That alluring recreation of train travel’s elegant Edwardian heyday is what the Danube Express and its largely Hungarian staff have been about since the train’s launch in 2008. No matter that the oldest of the 13 carriages, actually commissioned by Hungarian State Railways for high-ranking nomenklatura, such as the Communist Party leader Janos Kadar, date from the Fifties; or that the four deluxe sleeping cars began life as Nineties postal wagons before undergoing meticulous retro-fits. What impressed my fellow passengers, mostly from Europe, the US and Australia, was the detail, effort and unstinting charm that went into maintaining the consistently high standards. We drank from Bohemian crystal glassware and enjoyed lovingly presented three-course dinners, typically salmon tagliatelle, wild boar, and crème brulee, somehow conjured from the cramped galley. After-dinner drinks were promptly fixed, and the tinklings of the bar-car’s resident pianist, be it Piaf or Presley, sent us to bed happy (beds were made up in our absence with Egyptian cotton sheets and discreet efficiency by waistcoated carriage attendants).

As for life beyond the train, detailed daily itineraries were provided to remind us what lay in store. Stepping down on to the little red carpets rolled out in readiness, we set off on regular guided excursions, each armed with a commentary-catching audio set, one of Golden Eagle’s especially welcome additions. There were visits to medieval Sighisoara in Romania, Istanbul’s soaring Hagia Sophia basilica, the rupestral frescoed churches of Cappadocia in Central Turkey and the exquisite carved exteriors of the Armenian Akdamar Church on Lake Van.

For all this, the growing sense was that many passengers viewed Eastern Europe and Turkey as the warm-up routine. The realisation that they would soon enter a country which they had waited decades to visit finally got to them at Van, last stop before the Iranian border, where they witnessed the obligatory offloading on to the platform of the bar-car’s every last drop of alcohol, including an outstanding selection of international wines. Some of the passengers’ involuntary squeals of excitement drowned out even the despairing yelps of their more bibulous fellow travellers.

There was no champagne at breakfast the following morning, but the views of Lake Urmia, a vast salt flat pocked by wandering herds of fat-tailed sheep, were as intoxicating. Towards Tabriz, capital of Iran’s Azeri northwest, orchards of pomegranate and walnut trees were hemmed with crumbling mud walls. Across a land half the size of India we travelled all day to reach Zanjan. After a crash-course in hijab-wearing from our newly boarded Iranian guides, we disembarked on to a platform crowded with curious well-wishers, boy soldiers and sweet-faced students, and boarded buses for nearby Soltaniyeh.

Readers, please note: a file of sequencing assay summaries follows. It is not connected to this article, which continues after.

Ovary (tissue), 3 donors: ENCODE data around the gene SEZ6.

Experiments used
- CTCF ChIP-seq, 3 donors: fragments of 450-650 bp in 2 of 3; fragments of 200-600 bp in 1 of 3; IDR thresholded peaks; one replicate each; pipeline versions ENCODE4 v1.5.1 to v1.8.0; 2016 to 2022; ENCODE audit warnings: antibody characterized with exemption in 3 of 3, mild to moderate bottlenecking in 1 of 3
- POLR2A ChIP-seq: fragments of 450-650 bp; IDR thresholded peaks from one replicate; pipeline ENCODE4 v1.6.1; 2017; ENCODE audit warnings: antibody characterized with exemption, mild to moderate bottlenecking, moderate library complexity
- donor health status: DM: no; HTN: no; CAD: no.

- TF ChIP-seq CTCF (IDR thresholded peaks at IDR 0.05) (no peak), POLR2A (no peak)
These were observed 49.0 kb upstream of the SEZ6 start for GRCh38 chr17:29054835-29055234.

The world’s largest brick dome, the 14th-century mausoleum of the Mongol Khan Oljeitu, was adorned in turquoise glazed kufic tiles and mosaic faience. Oljeitu did the religious rounds: after being baptised a Christian he gave serious consideration to Buddhism before converting to Sunni Islam and finally arriving at the Shia Islamic faith that dominates the modern nation. His mausoleum was not merely a thing of exquisite beauty; it felt like a monument to a dizzying historic pluralism, a rich tangle of cultural and religious beliefs that would excite all but the country’s absolutist clerics.

The following morning brought us to Yazd, ancient home of Zoroastrianism — until the advent of Islam, the dominant religion of Persia. On the outskirts of this mud-brick desert town rose the hauntingly named Towers of Silence, the hilltop enclosures where the Zoroastrians traditionally left their dead to be devoured by birds. These so-called sky burials were outlawed in the Sixties, and for reasons the more sick-minded among us were to cherish even as we doubted the truth of them. “Some residents in the nearer of the newly built houses began to complain that crows sometimes dropped body parts in their yards,” our guide explained solemnly. The sniggering had stopped by the time we reached Atashkadeh, the nearby Zoroastrian fire temple, where sandalwood fuelled a sacred flame that is said to have burnt since 470AD.